Clear Roadblocks to Medicare Programs, Leader of House Panel Urges

Stay ahead of developments in federal and state health care law, regulation and transactions with timely, expert news and analysis.

By Mindy Yochelson

Small, focused Medicare managed care programs can face regulatory impediments that stifle their growth, the head of a House subcommittee said June 7.

Participants in Medicare Advantage special needs plans (SNPs) and the Program of All-Inclusive Care for the Elderly (PACE), two integrated programs for beneficiaries with significant health needs, have run up against regulatory and administrative burdens, Rep. Pat Tiberi (R-Ohio), who chairs the House Ways and Means Health Subcommittee, said. Congress should explore on a bipartisan basis changes to these programs and others within Medicare Advantage as the 65-and-over population grows, he told a subcommittee hearing on promoting coordinated care.

The hearing was part of an effort to look at different programs within the Medicare system and examine opportunities to improve quality and lower costs, a committee spokeswoman said.

Bipartisan Cooperation?

However, Rep. Sander Levin (D-Mich.), the subcommittee’s ranking Democrat, expressed skepticism about whether bipartisan cooperation on helping beneficiaries with complex needs would continue in light of House passage of legislation that would cut Medicaid funding as part of efforts to repeal the Affordable Care Act.

“These cuts would have a major impact on the people who are the subject of this hearing,” the Michigan Democrat said. “Cutting Medicaid will hurt those 11 million Medicare beneficiaries who are dually eligible for both programs and who depend on Medicaid to provide services and cover expenses that Medicare doesn’t.”

Dual Eligibles

Medicaid is important to this population, with a fifth of of Medicare beneficiaries dually eligible for Medicaid, Gretchen Jacobson, associate director, Kaiser Family Foundation’s Program on Medicare Policy, told the hearing.

About a third of dual eligibles are in Medicare Advantage plans. Half of these are in MA plans specifically targeted at dual eligibles, known as special needs plans (D-SNPs).

Jacobson and David Grabowski, professor of health-care policy at Harvard Medical School, cautioned about pushing forward with program expansion without further probing.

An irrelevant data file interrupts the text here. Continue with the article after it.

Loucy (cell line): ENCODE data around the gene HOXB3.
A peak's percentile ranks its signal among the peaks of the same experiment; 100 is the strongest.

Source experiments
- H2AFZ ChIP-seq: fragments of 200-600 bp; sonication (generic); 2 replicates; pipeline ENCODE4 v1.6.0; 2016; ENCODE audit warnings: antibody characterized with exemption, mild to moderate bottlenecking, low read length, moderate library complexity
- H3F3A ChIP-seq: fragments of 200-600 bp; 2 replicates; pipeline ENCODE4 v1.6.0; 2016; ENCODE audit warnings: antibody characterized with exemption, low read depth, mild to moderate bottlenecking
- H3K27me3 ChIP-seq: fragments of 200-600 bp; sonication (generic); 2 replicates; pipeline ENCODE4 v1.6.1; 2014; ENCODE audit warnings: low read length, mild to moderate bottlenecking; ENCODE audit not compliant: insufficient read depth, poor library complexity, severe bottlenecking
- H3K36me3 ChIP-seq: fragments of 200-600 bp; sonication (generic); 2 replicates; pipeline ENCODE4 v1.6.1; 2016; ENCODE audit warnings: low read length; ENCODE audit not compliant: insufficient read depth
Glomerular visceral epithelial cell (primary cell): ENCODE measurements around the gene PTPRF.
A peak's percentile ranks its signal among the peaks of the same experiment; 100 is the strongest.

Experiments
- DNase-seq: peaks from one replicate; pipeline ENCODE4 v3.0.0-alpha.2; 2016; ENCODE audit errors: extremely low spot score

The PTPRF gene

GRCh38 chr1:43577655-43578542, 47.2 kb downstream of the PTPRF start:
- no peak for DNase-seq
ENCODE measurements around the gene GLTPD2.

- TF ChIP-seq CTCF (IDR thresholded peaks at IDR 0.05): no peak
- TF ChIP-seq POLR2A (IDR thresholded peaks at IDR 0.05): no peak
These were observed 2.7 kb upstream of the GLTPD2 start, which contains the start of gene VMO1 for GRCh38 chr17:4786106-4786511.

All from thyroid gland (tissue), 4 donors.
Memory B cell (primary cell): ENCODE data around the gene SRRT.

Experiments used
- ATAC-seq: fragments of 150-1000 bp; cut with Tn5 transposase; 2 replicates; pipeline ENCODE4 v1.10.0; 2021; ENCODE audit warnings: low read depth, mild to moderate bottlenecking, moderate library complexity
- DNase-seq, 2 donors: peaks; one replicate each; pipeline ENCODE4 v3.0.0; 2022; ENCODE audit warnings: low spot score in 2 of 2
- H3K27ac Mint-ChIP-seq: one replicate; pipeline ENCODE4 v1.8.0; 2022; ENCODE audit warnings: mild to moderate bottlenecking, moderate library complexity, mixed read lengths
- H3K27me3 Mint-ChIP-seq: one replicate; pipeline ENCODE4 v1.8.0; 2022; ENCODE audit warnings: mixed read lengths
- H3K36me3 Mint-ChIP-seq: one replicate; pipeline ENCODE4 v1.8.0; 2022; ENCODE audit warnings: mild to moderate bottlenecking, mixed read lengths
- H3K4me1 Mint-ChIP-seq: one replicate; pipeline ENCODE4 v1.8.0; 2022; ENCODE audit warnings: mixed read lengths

Little is known about what additional services or benefits SNP enrollees are receiving and to what extent quality of care and outcomes differ from other MA plans, Jacobson said.

Are They Special?

“It is vitally important that we understand whether there’s anything `special’ about special needs plans to justify their unique status,” Grabowski said.

The typical D-SNP is not accountable for Medicaid outcomes, he said. This type of arrangement is not true financial and clinical integration.

The PACE program also integrates Medicaid and Medicare and is intended to keep frail beneficiaries out of nursing homes through a package of community-based medical and social services. While it shows potential in decreasing hospital use and in other ways, the individual PACE programs are small, and questions have been raised about whether they can be replicated on a larger scale, Jacobson said. Also, data on quality of the programs isn’t available publicly, she said.

The MA Value-Based Insurance Design Model, the third program discussed, allow plans to structure benefits just for those with certain medical conditions. The program requires a waiver because Medicare must offer the same benefits to all. The program is being tested in some states.

VBID could be new model to manage the care of beneficiaries but questions need to be answered first, she Jacobson said. “For instance, what enhanced benefits are plans offering through” the VBID program? she asked.

Regulatory Burden

Cheryl Wilson, chief executive officer of St. Paul’s Senior Services in San Diego, spoke on behalf of the National PACE Association. A major obstacle to PACE program expansion is not only the time and money it takes to get a program up and running but onerous program regulations, she said. The Centers for Medicare & Medicaid Services “puts up so many barriers,” Wilson told the subcommittee.

The CMS in August 2016 proposed regulations intended to ease requirements for participating organizations, but they haven’t been finalized. PACE is waiting for the agency to “pull the trigger” on new program rules, she said.

To contact the reporter on this story: Mindy Yochelson in Washington at MYochelson@bna.comTo contact the editor responsible for this story: Kendra Casey Plank at

Copyright © 2017 The Bureau of National Affairs, Inc. All Rights Reserved.

Request Health Care on Bloomberg Law